What is achalasia?


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What is achalasia?

Achalasia, also called cardiospasm, is a rare disorder that makes it difficult for food and liquid to pass into your stomach. Achalasia occurs when the food tube (esophagus) loses the ability to squeeze food down, and the muscular valve between the esophagus and stomach doesn’t fully relax. The cause of achalasia is unknown; however, there is degeneration of the esophageal muscles and, more importantly, the nerves that control the muscles.

Complications of achalasia include lung problems and weight loss. Achalasia may increase the risk of cancer of the esophagus, but this not well established.

How common is achalasia?

Achalasia is a rare disease that can affect both males and females. It can affect patients at any age, but is more common in older people. It can be managed by reducing your risk factors. Please discuss with your doctor for further information.


What are the symptoms of achalasia?

The main symptom of achalasia is difficulty in swallowing or chest pain when swallowing (dysphagia). You can also experience weight loss because of difficulty eating due to pain. Other symptoms of the disease may include chest pain, coughing, wheezing, heartburn, belching and vomiting. For some cases, you also may have backflow (regurgitation) of your food.

People with achalasia will often have trouble swallowing or feel like food is stuck in their esophagus. This is also known as dysphagia. This symptom can cause coughing and raises the risk of aspiration, or inhaling or choking on food. Other symptoms include:

  • Pain or discomfort in your chest
  • Weight loss
  • Intense pain or discomfort after eating
  • Difficulty swallowing both solid and liquid food
  • Chest discomfort from esophageal dilation and/or retained food
  • Sharp chest pain usually of unclear cause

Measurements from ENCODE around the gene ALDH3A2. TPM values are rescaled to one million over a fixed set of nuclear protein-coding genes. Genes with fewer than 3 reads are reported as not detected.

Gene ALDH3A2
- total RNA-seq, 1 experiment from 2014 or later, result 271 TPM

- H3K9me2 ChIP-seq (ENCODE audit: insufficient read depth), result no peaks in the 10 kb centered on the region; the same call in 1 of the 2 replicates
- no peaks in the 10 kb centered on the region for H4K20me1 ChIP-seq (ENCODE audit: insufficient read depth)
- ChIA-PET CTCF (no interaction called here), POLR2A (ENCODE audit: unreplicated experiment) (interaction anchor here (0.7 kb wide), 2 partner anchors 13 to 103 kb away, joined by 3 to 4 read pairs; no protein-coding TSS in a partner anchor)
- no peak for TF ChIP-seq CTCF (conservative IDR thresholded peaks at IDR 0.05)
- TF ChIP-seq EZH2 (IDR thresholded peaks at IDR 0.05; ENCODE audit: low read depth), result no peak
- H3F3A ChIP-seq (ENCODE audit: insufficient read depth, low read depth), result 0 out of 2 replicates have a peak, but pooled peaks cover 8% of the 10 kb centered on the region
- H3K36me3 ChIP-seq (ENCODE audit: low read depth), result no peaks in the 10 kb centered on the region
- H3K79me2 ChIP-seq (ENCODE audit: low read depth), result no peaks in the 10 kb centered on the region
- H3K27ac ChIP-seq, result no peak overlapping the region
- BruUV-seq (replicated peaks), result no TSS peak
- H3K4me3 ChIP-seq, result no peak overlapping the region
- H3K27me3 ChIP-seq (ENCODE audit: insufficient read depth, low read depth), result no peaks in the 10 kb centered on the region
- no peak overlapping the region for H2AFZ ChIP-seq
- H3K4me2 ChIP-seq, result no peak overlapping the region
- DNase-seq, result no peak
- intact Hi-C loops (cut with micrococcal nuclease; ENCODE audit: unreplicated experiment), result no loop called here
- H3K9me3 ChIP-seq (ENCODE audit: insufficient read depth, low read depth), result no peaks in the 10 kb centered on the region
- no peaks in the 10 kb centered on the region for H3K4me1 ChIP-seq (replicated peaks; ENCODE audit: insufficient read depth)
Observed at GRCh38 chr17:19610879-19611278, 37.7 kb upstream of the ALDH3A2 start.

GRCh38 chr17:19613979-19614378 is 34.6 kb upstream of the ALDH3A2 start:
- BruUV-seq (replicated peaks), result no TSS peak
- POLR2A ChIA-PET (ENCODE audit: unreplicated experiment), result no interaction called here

• Heartburn; however, the heartburn is not characteristic of heartburn and is not helped by treatment for heartburn
  • Loss of weight due to reduced intake of food

You might also have regurgitation or backflow. However, these can be symptoms of other gastrointestinal conditions such as acid reflux.

When should I see my doctor?

If you have any signs or symptoms listed above or have any questions, please consult with your doctor. Everyone’s body acts differently. It is always best to discuss with your doctor what is best for your situation.


What causes achalasia?

Although the exact cause is unknown, achalasia is a result of nerve damage of the esophagus. There is a muscular ring at the point where the esophagus and stomach meet, called the lower esophageal sphincter. Normally, this muscle relaxes when you swallow. In people with achalasia, it does not relax as well. In addition, the normal muscle activity of the esophagus (peristalsis) is reduced.

This condition may be hereditary, or it may be the result of an autoimmune condition, which occurs when your body’s immune system mistakenly attacks healthy cells in your body. The degeneration of nerves in your esophagus often contributes to the advanced symptoms of the condition.

Other conditions can cause symptoms similar to achalasia. Cancer of the esophagus is one of these conditions. Another cause is a rare parasitic infection called Chagas’ disease. This disease occurs mostly in South America.

Risk factors

What increases my risk for achalasia?

Since the cause of the nerve damage is unknown, the risk factors have not been clearly identified. Some factors that can contribute are:

  • People who are middle-aged and older;
  • People with autoimmune disorders.

If you have any questions about any risk factor, you should discuss with your doctor for more information.

Diagnosis & Treatment

The information provided is not a substitute for any medical advice. ALWAYS consult with your doctor for more information.

How is achalasia diagnosed?